Hello, dear readers. Apologies for being AWOL. I'm currently in the midst of a small family health crisis and my attention is often needed elsewhere. I'm going to continue to try regularly posting, but unfortunately, it may be difficult for some time.
Writing wise, I'm still waiting for a response from the indie publisher I sent to, which is a good sign (I could use some good news right about now). I'm also in the middle of writing a new article for The Next Family (something I've neglected for far too long). And I'm still doing what I've come to call "writing grunt work": editing, polishing, tinkering, rinse, repeat. Hence this post.
It always amazes me just how far my manuscripts have come. When I first started writing, I made the common rookie mistake of including way too much dialogue. I think my first novel started out as 90% dialogue, which is just plain sloppy writing. To remedy this, I went through a series of rewrites. First, I added in a monumental amount of details. I described every last feature, every last item, every last sound, smell, and sight in every single scene. Even though I would wind up cutting most of it, it didn't matter. Better to start out with too much.
The second rewrite focused entirely on character. Every little quirk, characteristic, feature that made the character unique was written in. I found this to be surprisingly difficult. I had always thought I had a good sense of who my characters were until I began this rewrite. I was positively shocked by how much I learned when I had finished this second rewrite. I learned how to make a character pop when you wanted her/him to and how to hide a character in the background without forgetting about her/him.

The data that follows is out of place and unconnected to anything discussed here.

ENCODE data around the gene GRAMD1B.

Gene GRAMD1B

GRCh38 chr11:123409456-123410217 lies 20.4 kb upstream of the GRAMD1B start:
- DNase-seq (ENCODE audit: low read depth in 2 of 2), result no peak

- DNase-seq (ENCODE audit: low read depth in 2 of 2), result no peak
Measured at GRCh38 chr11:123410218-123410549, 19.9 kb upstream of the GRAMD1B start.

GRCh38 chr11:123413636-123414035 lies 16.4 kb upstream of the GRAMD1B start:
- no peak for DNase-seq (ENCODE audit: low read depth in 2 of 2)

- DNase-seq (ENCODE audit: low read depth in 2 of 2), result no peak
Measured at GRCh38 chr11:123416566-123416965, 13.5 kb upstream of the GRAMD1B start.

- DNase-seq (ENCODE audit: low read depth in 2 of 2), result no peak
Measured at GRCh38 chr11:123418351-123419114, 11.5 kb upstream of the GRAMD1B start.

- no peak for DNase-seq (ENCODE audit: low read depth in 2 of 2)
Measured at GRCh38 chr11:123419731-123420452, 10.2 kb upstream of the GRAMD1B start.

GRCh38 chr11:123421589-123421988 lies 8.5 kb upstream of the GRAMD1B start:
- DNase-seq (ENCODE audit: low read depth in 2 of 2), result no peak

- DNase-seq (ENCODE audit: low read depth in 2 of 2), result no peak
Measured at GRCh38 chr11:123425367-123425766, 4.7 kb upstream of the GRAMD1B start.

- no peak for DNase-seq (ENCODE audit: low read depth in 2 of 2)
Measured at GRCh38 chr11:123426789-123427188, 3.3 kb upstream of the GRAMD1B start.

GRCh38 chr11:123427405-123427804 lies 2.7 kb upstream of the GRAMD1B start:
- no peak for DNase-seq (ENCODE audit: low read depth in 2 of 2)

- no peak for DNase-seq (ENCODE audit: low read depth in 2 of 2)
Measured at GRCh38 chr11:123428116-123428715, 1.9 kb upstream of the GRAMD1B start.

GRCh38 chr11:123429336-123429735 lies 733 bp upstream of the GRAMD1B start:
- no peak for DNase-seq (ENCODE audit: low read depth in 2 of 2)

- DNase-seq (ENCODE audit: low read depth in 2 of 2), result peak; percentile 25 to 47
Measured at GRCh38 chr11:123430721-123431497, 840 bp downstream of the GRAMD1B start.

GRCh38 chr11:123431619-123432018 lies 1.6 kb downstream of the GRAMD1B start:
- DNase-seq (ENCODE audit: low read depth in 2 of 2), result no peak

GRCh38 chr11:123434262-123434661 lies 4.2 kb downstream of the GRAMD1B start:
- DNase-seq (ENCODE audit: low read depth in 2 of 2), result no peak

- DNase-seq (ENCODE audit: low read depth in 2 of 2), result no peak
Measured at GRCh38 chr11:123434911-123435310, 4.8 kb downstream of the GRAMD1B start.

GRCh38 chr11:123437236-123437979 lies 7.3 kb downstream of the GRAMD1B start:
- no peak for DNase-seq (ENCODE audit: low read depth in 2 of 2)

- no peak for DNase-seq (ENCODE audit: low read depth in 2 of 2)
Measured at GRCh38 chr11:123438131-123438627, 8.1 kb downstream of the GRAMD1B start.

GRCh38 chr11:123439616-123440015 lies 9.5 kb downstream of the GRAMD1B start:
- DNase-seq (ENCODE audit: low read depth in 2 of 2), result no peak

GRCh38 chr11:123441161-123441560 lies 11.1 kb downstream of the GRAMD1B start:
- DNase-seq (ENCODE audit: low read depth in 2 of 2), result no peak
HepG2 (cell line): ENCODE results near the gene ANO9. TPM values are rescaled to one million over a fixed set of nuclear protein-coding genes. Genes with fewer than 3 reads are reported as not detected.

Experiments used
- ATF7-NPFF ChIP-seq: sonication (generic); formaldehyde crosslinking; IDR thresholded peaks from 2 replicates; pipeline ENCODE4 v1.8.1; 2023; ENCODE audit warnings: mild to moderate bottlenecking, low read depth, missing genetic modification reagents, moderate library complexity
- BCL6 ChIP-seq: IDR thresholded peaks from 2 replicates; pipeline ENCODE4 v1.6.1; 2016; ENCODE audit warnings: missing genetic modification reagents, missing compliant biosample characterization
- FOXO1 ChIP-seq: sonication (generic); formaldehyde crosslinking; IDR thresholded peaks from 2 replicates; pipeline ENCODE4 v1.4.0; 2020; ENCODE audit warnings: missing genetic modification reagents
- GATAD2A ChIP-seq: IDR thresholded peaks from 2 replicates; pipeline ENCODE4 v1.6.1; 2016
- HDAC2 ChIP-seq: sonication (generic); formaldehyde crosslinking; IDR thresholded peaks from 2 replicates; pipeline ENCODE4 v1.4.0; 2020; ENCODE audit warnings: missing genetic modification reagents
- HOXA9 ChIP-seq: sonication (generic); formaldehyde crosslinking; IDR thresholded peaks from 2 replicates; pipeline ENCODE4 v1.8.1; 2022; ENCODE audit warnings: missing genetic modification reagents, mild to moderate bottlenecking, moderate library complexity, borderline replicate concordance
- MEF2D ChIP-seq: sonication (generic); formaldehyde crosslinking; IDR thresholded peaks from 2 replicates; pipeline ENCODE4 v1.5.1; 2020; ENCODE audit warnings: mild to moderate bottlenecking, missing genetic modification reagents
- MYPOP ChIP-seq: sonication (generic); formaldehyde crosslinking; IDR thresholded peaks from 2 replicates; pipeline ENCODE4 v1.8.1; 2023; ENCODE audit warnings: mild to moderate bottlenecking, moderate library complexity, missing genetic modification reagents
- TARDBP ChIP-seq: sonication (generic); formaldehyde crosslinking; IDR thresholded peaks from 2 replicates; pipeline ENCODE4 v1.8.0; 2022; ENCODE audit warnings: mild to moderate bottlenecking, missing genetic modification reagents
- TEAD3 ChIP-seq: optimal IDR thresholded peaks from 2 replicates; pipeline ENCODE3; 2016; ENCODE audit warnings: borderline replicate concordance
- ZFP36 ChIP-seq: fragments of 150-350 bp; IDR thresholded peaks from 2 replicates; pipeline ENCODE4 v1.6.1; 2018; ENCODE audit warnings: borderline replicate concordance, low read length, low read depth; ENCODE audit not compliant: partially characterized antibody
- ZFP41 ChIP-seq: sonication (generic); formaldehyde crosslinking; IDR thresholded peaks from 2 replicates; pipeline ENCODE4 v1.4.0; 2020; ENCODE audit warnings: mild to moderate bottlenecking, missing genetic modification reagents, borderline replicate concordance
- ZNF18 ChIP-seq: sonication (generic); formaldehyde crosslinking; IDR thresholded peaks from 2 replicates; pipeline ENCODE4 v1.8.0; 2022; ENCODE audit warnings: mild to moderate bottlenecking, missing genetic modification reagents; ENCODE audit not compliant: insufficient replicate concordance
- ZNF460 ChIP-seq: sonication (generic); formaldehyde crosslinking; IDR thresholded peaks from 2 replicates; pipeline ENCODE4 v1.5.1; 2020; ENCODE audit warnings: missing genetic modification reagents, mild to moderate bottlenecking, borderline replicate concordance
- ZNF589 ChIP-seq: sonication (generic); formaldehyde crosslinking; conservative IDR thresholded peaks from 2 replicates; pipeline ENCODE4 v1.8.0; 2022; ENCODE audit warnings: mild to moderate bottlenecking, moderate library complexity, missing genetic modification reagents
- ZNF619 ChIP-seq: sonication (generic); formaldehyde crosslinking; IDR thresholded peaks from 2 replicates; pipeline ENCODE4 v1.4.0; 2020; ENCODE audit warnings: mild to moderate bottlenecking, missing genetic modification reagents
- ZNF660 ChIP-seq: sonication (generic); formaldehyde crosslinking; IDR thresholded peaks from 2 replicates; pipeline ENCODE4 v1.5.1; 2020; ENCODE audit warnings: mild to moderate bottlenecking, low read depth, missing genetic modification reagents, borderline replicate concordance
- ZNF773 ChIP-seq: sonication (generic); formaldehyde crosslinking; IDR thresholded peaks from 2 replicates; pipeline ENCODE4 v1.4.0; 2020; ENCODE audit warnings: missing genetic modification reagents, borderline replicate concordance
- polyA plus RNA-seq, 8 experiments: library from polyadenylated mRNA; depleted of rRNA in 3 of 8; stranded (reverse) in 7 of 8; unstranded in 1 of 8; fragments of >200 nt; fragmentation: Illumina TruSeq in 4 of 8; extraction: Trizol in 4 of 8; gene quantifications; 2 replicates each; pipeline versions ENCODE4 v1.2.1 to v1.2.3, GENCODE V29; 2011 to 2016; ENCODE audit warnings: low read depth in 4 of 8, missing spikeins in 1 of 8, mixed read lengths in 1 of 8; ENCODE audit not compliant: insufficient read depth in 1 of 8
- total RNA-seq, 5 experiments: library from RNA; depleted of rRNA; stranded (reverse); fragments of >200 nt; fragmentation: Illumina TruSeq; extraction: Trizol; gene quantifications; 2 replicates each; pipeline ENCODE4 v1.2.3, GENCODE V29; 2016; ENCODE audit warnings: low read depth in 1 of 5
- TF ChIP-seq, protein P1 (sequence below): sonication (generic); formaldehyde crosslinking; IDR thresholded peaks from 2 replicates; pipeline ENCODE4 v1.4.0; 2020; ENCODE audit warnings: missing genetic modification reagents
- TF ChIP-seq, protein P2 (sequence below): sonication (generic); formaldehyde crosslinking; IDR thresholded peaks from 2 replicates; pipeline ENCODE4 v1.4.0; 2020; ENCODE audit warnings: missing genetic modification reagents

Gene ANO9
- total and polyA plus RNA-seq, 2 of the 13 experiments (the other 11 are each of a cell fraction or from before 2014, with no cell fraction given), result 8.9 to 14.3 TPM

The third rewrite was the most tedious. I had to go through each page, word by word, and correct any mistakes I had missed and removed any unnecessary details that were distracting or just not required. I had to know what I had to pick apart: everything. I had to question every word choice, not just every scene.
I had a fairly strong manuscript after these three rewrites, but the story just wasn't doing what I wanted it to do. So I decided after a couple months to do another rewrite, not as massive as the first three, but still major enough to dig out the plot that I wanted. While in the middle of this rewrite, I took the opportunity to polish up the dialogue a bit (something that has always given me trouble is dialogue. I'm quiet by nature, so dialogue is not something that comes easily). It was after this last rewrite that I had the manuscript I wanted. It took me more than two years.
People that claim they write a story once and that's it are not writers. Writing is a job, not a hobby. Like any other job, there are some incredibly unpleasant aspects to writing. Grunt work is one such aspect. I like to say that if you aren't tired of your own work by the time you're done rewriting, you're doing something wrong. All the great writers, past and present, do multiple rewrites of their stories and novels. There isn't a writer alive that goes through a manuscript once and thinks, "Perfecto!" No, writing takes time, energy, and a monumental amount of patience.
Even after all that, chances are that you still won't be satisfied with the end product. When I went to a Neil Gaiman reading once, he related how whenever a publisher tells him a story is brilliant, his first thought is usually "You didn't see what I had planned in my head." It's an odd phenomenon how the writer can never seem to commit to paper exactly what they are seeing in their mind. I don't know why this is, but I know I frequently feel it.
One of the most difficult aspects of being a writer is the lack of guidelines. Sure, we know the basics of grammar and plotting, most of the technical stuff. However, we don't know how many rewrites it takes to get to a readable manuscript. For me, it's probably around 4-6. For someone else, it may be more or it may be less (though I'm wary of anyone who doesn't go through at least 3 rewrites).
The best writers are passionate about the written word and they use that passion to slog through the multiple rewrites and subsequent frustration. Unfortunately, there is no getting around it: you need to constantly rewrite and polish if you want to write a really good story. You need to read your story over and over and over again, until you want to claw your eyes out. That's one of the downsides of writing (one of many).
The upside, though, is you get to create. You get to peer into another world, create unique and engaging characters, go places you only dream of, and feel the incredible sensation of weaving a story with your words. Personally, I wouldn't trade that for the world.